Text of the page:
Security number that is important. The best way for employers to verify a name and Social Security number is to use the free Social Security
Number Verification Service (SSNVS). Once an employer registers for Business Services Online (BSO) at www.socialsecurity.gov/bso the
employer can start using SSNVS. SSNVS allows them to quickly verify whether a person's name and number match Social Security's records. You
can also use BSO’s new Telephone Number Employment Verification System (TNEV) to verify numbers at any time, 24 hours a day, seven days a
week. Learn more at www.socialsecurity.gov/bso.
What percentage of a worker’s benefit may a spouse be entitled to?
A spouse receives one-half of the retired worker's benefit if the spouse retires at full retirement age. If the spouse begins collecting benefits
before full retirement age, those benefits will be reduced by a percentage based on how much earlier the spouse retires. However, if a spouse is
taking care of a child who is either under age 16 or disabled and receiving Social Security benefits, a spouse gets full spouse benefit (one-half of
the worker’s benefit) regardless of age. If you are eligible for both your own retirement benefit and for benefits as a spouse, we always pay your
own benefit first. If your benefit as a spouse is higher than your retirement benefit, you'll receive a combination of benefits equaling the higher
spouse's benefit. Learn more at www.socialsecurity.gov.
I am receiving Social Security benefits. Can I change my address online?
Yes, if you receive Social Security benefits you can change your address online at www.socialsecurity.gov/coa. Once there, you will be asked a
series of questions and your answers must match our records to prove your identity. Then, you can change your address quickly and easily. If you
have a password, you can change your address without answering the identifying questions. Get a password by going to www.socialsecurity.
gov/password. If you have further questions, call us at 1-800-772-1213 (TTY 1-800-325-0778) or visit www.socialsecurity.gov.
SUPPLEMENTAL SECURITY INCOME
How do I apply for Supplemental Security Income (SSI) disability benefits?
The best first step is to start at www.socialsecurity.gov/disability. There, you can take a look at the Disability Starter Kits. The kits answer
common questions about applying for benefits and worksheets will help you gather the information you need. You also can check out the online
Adult Disability Report at www.socialsecurity.gov/adultdisabilityreport. At the end of the report, we will ask you to sign a form that gives your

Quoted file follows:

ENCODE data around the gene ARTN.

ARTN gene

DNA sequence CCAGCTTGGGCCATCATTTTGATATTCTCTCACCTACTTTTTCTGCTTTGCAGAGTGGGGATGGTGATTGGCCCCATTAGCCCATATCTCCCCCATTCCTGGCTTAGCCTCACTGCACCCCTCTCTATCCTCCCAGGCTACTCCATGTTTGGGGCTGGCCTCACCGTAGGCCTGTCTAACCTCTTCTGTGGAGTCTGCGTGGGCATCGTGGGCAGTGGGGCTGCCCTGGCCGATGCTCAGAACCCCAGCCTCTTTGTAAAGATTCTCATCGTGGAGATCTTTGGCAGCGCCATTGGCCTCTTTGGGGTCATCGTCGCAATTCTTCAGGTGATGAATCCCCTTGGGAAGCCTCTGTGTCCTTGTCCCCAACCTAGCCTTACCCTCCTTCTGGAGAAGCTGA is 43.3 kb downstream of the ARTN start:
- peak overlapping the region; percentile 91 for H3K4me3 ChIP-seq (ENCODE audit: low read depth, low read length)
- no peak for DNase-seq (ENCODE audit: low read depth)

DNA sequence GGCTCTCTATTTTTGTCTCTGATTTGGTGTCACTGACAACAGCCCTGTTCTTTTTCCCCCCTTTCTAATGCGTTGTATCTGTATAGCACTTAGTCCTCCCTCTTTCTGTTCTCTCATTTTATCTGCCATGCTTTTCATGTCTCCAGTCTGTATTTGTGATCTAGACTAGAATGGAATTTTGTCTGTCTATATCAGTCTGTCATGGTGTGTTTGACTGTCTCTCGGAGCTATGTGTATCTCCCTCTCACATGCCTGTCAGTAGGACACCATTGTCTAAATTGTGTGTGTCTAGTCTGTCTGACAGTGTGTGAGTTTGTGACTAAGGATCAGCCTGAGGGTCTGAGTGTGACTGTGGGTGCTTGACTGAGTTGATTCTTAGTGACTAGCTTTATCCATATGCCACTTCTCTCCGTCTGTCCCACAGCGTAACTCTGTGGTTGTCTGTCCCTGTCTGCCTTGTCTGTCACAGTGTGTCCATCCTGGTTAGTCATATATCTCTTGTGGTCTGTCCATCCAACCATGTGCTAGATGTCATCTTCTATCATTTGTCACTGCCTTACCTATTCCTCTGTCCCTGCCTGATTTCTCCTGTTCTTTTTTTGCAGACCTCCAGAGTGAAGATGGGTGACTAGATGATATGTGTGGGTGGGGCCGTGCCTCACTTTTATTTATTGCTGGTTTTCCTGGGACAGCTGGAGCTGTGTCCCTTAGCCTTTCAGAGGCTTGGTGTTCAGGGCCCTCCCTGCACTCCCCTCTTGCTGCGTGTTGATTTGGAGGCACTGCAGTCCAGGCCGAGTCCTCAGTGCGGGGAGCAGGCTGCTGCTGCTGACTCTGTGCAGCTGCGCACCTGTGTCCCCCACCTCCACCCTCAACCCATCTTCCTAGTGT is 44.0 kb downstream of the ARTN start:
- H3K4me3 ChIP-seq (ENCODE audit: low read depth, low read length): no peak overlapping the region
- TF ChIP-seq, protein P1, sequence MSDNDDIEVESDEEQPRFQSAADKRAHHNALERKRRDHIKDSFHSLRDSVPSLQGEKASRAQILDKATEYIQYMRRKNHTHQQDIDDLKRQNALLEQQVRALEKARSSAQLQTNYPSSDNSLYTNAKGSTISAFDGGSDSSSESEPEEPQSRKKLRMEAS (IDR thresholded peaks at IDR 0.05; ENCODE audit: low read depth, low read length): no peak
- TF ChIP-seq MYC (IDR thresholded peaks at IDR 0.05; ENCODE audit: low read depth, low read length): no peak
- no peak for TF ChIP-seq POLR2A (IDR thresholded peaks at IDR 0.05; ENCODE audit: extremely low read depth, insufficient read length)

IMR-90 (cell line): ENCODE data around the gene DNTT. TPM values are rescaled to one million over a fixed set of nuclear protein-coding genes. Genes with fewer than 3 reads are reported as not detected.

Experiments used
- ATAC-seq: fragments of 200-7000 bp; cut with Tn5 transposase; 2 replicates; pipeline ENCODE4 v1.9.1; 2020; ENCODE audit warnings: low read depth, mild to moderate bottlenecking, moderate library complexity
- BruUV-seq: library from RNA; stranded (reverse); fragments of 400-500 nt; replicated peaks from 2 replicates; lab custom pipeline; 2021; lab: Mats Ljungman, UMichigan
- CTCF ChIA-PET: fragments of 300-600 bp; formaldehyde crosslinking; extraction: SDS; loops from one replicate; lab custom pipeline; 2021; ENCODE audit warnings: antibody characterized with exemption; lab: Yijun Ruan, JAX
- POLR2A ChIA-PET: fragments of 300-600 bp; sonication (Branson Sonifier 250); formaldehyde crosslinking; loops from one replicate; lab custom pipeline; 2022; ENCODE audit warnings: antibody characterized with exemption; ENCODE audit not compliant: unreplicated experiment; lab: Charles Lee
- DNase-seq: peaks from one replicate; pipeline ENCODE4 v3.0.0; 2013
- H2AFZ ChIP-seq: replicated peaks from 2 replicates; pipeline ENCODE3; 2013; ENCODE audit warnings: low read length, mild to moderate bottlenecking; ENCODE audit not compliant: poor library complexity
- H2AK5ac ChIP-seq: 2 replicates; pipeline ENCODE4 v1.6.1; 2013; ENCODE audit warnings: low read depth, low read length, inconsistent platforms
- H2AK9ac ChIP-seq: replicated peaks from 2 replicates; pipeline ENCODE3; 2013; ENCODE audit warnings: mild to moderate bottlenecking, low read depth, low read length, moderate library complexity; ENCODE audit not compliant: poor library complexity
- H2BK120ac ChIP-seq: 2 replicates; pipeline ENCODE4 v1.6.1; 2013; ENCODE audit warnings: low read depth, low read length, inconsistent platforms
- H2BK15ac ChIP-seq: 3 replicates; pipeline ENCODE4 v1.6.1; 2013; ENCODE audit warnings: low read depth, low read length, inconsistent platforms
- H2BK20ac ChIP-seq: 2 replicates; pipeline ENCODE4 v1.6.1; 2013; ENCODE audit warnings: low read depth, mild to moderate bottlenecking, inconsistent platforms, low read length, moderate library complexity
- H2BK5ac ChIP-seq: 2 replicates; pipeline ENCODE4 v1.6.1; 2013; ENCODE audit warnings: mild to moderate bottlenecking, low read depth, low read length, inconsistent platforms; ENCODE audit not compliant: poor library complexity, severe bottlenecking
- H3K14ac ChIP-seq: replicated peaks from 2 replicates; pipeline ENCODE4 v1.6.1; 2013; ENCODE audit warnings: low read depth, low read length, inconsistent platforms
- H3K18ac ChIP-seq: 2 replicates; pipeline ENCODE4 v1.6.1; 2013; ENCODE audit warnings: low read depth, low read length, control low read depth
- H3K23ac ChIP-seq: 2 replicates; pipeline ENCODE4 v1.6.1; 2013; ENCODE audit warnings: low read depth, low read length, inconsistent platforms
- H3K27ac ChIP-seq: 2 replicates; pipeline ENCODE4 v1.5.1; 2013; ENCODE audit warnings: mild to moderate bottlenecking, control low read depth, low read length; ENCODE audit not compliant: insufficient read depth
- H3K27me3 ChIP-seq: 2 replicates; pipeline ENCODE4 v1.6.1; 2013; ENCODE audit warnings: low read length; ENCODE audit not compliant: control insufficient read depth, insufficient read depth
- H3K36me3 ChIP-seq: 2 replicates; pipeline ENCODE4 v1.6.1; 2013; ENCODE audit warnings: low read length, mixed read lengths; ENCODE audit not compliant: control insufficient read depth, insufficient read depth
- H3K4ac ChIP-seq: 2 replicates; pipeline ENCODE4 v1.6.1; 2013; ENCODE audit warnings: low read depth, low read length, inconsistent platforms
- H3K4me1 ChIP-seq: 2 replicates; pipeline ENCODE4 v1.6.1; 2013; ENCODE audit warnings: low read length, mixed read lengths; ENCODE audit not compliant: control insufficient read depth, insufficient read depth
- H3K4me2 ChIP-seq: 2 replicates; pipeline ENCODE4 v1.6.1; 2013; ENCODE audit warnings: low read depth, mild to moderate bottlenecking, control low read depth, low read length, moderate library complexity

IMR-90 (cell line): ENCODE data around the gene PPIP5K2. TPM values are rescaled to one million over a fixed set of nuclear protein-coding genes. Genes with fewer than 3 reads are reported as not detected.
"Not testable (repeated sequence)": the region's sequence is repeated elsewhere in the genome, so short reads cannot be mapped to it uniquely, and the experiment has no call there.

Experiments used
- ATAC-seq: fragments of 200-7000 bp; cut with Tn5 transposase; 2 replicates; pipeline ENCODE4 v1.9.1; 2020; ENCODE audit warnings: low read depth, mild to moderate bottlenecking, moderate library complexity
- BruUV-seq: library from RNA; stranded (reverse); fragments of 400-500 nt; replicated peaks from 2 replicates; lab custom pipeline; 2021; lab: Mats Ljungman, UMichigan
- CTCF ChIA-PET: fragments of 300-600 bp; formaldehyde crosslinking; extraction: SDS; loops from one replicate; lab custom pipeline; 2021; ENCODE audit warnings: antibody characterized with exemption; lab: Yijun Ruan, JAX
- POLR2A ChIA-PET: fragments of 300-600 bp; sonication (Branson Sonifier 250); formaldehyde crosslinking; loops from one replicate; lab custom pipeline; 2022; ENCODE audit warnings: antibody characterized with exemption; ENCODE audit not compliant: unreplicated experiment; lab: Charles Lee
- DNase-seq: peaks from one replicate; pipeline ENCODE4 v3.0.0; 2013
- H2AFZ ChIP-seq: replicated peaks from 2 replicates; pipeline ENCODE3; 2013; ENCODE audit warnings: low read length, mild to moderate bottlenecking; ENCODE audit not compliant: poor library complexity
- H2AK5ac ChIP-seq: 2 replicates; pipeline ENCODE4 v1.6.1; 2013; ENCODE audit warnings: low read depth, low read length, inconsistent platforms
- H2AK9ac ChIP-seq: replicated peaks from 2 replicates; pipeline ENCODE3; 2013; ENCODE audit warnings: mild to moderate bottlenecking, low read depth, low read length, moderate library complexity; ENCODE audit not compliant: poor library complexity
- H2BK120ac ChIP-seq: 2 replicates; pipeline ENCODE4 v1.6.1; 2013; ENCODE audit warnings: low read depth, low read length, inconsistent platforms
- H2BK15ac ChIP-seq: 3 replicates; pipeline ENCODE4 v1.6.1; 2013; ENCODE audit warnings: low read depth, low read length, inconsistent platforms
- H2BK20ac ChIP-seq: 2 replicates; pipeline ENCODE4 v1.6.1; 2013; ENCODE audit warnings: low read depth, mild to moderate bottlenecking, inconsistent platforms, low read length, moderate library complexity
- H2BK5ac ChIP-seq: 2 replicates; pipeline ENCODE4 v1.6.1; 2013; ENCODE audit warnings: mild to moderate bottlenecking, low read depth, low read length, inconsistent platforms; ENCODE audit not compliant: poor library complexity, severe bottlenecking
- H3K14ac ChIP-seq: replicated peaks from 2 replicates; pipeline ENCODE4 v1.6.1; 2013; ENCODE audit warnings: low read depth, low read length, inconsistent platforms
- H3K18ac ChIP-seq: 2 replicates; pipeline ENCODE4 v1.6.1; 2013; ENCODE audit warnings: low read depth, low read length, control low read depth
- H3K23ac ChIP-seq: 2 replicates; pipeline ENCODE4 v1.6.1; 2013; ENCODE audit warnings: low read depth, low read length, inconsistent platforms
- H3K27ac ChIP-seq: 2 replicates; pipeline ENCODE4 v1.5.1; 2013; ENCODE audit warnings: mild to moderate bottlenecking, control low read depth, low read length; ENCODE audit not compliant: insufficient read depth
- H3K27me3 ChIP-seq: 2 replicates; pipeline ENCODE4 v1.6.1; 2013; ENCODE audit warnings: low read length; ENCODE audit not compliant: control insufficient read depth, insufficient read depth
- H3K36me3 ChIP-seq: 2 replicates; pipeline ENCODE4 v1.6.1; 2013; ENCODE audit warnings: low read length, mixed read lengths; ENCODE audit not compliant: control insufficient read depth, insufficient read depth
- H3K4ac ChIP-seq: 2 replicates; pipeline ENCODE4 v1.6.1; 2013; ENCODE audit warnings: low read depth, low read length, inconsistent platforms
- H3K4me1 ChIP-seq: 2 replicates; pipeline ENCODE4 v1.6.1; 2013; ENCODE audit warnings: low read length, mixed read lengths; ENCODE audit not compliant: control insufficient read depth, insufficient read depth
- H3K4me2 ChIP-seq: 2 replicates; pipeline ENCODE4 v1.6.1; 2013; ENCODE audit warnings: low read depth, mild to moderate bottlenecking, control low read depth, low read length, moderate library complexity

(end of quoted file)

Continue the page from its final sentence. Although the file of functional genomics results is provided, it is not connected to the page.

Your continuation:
doctor permission to send us information about your disability. We need this information so we can make a decision on your claim. Finally,
complete your application for SSI disability benefits by calling our toll free number (1-800-772-1213) between 7 a.m. and 7 p.m. Monday through
Friday. You may choose to apply for benefits either by phone or in person at a local Social Security office. One of our representatives will help
you apply. If you are deaf or hard of hearing, you may call our TTY number, 1-800-325-0778. You also may visit an office without making an
appointment, but your wait to speak to a representative will be longer.
Are Supplemental Security Income (SSI) payments only paid to disabled people?
No. SSI payments also are made to people with limited income and financial resources who are age 65 or older. SSI benefits are available for
both adults and children who are blind or disabled. You can learn more about SSI benefits and who can receive them by reading our online
publications about SSI. To begin, refer to the online booklet, Supplemental Security Income, at www.socialsecurity.gov/pubs/11000.html.
I'm thinking about getting disability protection from a private company. If I become disabled and have a private policy, would it reduce my Social
Security disability benefit?
No. Your eligibility for Social Security disability benefits is not affected by any private insurance you may have. But, you may be interested to
know that worker's compensation and certain other public disability payments may affect your Social Security benefit. For more information go to
www.socialsecurity.gov or call 1-800-772-1213 (TTY 1-800-325-0778).
Why is there a five-month waiting period for Social Security disability benefits?
By law, Social Security disability benefits can be paid only after you have been disabled continuously throughout a period of five full calendar
months. Therefore, Social Security disability benefits will be paid beginning with the sixth full month after the date your disability began. You are
not entitled to benefits for any month in the waiting period. For more information go to www.socialsecurity.gov or call 1-800-772-1213 (TTY 1-800-
When is the open season period for enrolling in Medicare’s prescription drug program?
Newly eligible Medicare beneficiaries, and current beneficiaries who are considering changes to their Medicare Part D plan, should mark their
calendars for November 15. The open season will run from November 15 to December 31. Keep in mind that the Medicare Part D prescription
drug program is available to all Medicare beneficiaries to help with the costs of medications. Joining is voluntary, and participants pay an
additional monthly premium for the coverage. Some people with limited income and resources also are eligible for “extra help” to pay for monthly
premiums, annual deductibles, and prescription co-payments. The extra help is worth an average of $3,900 per year. To learn more, visit www.
socialsecurity.gov and click on Medicare at the top right side of the page.